The day starts peacefully. Shortly after sunrise, my neighbor and I take Bella the dog for a walk through the narrow streets of Glenview, down to a creek. It has rained this week, and the creek has a good flow on. The dog finds the water while the humans tramp along the slippery path, talking about work and neighbors and kids. The banks are a profusion of green. There’s manroot and blackberry, alders, oaks, bays, redwoods, and, as always, invasive eucalyptus. Eventually the trail crosses the creek and winds upward to Old Canyon Road. This is one Oakland: green, diverse, lush, and growing.

The city is hilly but not mountainous. It is a physically beautiful place, but unlike in San Francisco, the beauty doesn’t confront you at every hill crested or corner turned. You have to seek it out. Try standing at Van Buren and Euclid and looking north to the hills or south to the gleaming lake. Stroll the beautiful unpainted remnants of the town once known as Brooklyn at the strange elbow bend in International between 12th and 14th Avenues. Or feel the moody haze as you sit on the little knoll just east of Lake Merritt at dusk in autumn. Some early spring day at sunset, find your way to the obscure meeting place of Wellington Street and Everett Avenue in the foothills, watch the sun blast its way onto the city’s broken-comb skyline, and try not to be moved. Walk certain historic blocks in West Oakland, rich in architecture, any time of the day or year: Eighth Street between Henry and Pine, or Chester between Fifth Street and South Prescott Park.

Like any great beauty, Oakland is an entity that both seduces and frustrates. Part of its modern image problem originated in the fraught, acrimonious way that it was reintroduced to the nation in the late ’60s, after decades out of the national consciousness, decades during which the wartime economic boom went bust, downtown sank into depression, and West and East Oakland suffered social and political neglect.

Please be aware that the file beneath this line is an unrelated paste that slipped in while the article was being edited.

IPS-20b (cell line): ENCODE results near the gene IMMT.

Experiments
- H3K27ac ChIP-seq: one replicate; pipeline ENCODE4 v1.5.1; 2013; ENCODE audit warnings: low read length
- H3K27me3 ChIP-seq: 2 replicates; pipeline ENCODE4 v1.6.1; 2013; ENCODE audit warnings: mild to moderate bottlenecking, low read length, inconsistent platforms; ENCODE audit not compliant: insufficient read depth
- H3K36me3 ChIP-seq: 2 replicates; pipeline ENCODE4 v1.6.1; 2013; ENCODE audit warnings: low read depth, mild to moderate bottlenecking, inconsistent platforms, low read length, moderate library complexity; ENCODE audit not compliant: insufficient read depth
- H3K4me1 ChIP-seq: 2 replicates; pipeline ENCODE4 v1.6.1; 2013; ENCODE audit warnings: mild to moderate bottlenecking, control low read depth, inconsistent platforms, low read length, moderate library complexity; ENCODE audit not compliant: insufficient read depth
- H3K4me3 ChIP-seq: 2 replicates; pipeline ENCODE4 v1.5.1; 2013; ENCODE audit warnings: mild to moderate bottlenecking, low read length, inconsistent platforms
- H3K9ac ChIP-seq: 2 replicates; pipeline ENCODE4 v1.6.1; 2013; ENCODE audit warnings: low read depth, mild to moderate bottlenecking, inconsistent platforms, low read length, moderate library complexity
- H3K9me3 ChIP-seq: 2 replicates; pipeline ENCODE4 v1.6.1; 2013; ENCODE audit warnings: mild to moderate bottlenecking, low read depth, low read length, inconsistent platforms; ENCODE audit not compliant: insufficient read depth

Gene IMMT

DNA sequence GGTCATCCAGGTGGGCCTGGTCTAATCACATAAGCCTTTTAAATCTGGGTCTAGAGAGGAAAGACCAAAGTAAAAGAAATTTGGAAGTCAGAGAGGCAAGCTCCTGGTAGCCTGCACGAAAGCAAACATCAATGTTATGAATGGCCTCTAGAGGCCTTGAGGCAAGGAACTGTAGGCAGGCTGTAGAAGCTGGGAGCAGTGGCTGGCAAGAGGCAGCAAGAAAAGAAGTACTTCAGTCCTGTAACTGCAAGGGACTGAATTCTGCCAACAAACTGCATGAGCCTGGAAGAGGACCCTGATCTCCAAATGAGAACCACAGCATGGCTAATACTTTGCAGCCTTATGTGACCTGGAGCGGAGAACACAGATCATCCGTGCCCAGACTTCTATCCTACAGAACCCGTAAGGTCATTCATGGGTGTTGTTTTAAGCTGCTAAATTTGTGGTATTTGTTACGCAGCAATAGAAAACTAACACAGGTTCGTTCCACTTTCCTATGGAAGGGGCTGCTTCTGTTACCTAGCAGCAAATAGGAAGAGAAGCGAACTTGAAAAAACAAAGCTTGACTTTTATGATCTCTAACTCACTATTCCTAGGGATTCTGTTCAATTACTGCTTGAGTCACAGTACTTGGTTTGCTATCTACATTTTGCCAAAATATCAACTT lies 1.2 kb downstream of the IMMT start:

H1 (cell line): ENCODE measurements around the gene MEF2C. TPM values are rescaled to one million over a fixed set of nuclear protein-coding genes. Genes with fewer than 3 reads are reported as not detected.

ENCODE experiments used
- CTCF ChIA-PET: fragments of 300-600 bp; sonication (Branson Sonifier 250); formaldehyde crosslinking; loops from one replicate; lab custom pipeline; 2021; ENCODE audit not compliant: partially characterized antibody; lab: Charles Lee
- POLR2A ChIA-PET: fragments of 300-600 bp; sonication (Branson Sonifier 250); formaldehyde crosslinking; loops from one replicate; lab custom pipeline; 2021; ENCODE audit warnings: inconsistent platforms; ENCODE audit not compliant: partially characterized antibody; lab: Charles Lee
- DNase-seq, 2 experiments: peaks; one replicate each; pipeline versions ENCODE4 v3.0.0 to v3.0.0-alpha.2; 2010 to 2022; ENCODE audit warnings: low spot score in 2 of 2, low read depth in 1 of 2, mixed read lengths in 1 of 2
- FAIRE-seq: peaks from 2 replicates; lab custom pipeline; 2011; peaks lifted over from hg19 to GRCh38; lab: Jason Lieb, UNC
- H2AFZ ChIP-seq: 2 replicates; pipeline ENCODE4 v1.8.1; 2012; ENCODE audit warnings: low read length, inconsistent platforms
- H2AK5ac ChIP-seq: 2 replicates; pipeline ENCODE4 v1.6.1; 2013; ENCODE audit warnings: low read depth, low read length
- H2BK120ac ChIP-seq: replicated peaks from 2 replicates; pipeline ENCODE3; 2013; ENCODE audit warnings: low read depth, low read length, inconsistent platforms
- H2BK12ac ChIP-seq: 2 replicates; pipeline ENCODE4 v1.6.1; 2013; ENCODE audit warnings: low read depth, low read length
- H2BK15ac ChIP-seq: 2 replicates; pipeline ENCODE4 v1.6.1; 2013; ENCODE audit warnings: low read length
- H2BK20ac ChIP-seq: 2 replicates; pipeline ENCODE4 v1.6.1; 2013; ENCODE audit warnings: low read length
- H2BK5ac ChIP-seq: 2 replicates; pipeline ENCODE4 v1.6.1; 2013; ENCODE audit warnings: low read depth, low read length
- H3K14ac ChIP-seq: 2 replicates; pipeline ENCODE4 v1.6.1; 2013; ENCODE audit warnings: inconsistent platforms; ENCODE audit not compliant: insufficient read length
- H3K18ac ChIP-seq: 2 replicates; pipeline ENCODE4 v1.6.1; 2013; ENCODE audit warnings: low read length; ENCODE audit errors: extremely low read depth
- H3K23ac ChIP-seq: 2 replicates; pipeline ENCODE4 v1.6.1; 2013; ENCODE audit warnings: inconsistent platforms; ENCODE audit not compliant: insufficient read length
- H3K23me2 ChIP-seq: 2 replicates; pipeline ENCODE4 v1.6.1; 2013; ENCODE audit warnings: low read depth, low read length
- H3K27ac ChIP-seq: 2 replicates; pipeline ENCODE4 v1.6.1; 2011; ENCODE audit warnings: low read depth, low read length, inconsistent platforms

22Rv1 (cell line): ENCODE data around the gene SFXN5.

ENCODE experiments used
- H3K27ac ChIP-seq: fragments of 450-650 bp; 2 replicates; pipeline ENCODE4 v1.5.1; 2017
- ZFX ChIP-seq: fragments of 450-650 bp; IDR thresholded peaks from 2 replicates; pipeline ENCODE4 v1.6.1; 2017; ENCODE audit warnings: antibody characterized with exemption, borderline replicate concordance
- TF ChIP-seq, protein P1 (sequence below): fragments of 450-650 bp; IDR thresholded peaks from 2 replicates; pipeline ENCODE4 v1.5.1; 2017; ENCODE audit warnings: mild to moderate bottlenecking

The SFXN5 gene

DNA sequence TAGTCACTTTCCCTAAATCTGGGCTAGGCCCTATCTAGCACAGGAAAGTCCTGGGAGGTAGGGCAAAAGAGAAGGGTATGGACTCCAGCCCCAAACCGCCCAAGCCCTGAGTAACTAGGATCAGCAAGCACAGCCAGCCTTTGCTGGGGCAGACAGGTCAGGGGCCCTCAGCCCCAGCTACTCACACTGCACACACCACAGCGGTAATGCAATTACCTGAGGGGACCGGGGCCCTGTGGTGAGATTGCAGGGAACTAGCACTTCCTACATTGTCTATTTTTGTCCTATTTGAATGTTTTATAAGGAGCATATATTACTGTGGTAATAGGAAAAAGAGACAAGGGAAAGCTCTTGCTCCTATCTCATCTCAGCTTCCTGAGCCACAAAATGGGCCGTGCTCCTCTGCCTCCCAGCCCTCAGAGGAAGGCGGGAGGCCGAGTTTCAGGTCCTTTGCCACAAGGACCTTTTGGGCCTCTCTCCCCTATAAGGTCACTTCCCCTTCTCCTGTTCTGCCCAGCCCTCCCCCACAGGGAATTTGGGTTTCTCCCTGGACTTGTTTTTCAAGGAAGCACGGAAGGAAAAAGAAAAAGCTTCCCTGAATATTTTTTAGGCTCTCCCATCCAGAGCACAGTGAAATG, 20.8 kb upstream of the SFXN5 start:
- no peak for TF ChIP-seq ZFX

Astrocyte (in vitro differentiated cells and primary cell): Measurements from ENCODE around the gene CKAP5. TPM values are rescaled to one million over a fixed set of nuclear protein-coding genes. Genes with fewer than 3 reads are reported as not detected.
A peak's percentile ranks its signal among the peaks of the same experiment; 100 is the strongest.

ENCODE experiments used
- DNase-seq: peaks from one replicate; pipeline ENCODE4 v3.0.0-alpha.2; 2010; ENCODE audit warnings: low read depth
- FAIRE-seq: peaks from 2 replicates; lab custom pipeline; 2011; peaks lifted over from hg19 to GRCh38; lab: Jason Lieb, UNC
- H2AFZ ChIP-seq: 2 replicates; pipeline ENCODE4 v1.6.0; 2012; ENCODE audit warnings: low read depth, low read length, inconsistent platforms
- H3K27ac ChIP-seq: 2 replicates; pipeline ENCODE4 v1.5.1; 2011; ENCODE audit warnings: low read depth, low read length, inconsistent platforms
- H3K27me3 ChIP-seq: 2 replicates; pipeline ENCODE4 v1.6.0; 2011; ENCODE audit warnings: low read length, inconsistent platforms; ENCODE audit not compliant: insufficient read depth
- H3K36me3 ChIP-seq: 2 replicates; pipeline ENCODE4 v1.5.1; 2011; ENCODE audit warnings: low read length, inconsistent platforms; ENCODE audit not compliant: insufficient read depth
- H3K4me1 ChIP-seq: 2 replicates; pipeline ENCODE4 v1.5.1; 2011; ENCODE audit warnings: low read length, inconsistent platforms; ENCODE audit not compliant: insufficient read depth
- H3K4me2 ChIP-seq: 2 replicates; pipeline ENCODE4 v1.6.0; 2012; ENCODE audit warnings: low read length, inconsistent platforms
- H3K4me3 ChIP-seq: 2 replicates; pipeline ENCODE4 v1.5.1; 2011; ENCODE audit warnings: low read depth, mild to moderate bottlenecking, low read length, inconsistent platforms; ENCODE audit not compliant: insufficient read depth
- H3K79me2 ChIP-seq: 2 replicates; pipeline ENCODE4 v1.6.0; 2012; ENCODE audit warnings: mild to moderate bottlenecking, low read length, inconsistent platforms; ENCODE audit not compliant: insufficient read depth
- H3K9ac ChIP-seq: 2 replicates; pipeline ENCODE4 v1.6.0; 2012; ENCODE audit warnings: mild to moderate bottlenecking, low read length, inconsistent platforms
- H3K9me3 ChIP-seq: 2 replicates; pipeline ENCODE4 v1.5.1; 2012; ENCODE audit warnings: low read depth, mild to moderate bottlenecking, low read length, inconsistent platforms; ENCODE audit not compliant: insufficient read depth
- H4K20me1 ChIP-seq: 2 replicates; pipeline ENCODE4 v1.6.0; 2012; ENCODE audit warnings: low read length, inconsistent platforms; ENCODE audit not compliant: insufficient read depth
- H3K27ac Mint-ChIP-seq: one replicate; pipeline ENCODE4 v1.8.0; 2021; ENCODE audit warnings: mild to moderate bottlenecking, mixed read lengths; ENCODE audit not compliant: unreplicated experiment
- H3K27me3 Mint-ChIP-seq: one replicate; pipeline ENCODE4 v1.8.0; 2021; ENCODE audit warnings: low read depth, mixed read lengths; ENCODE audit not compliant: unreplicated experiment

That reintroduction began on May 2, 1967, not in Oakland, but in Sacramento, and in newspapers nationwide. Thirty young Oaklanders, many of them carrying rifles or handguns (legally), marched onto the grounds of the state capitol. To a gathering of local and national press, one of the marchers, Bobby Seale, read aloud Executive Mandate No. 1 of the Black Panther Party for Self-Defense. The Panthers had been born out of a combination of despair over the city’s decaying minority neighborhoods and a simultaneous intellectual flowering at Oakland’s Merritt College. Their impolitely put, if practical, idea—if the city isn’t going to help us, well, then fuck you, we’ll just help ourselves—shocked America. A city once known for being the left-most stop on the transcontinental railroad and the hometown of suicidal socialist mega-author and failed mayoral candidate Jack London was building a reputation for anger, arms, and radicalism.

A still bigger, more enduring problem was already beginning to grind out corpses in Oakland, although it would be a long time before anyone understood its meaning and impact. Oakland had 20 homicides in 1960. In 1970, it had 69. In 1973, the number hit 100 for the first time. Forty years later, despite murders falling to a nine-year low of 92 last year, some neighborhoods witness such regular gun violence that they suffer from a kind of civic post-traumatic stress disorder. Even Oakland’s nonviolent neighborhoods have acquired what you might call pre-PTSD: Fearful that a rash of home burglaries could morph into physical assaults and violence, they have begun funding private security firms to patrol their streets (a phenomenon with its own deadly repercussions).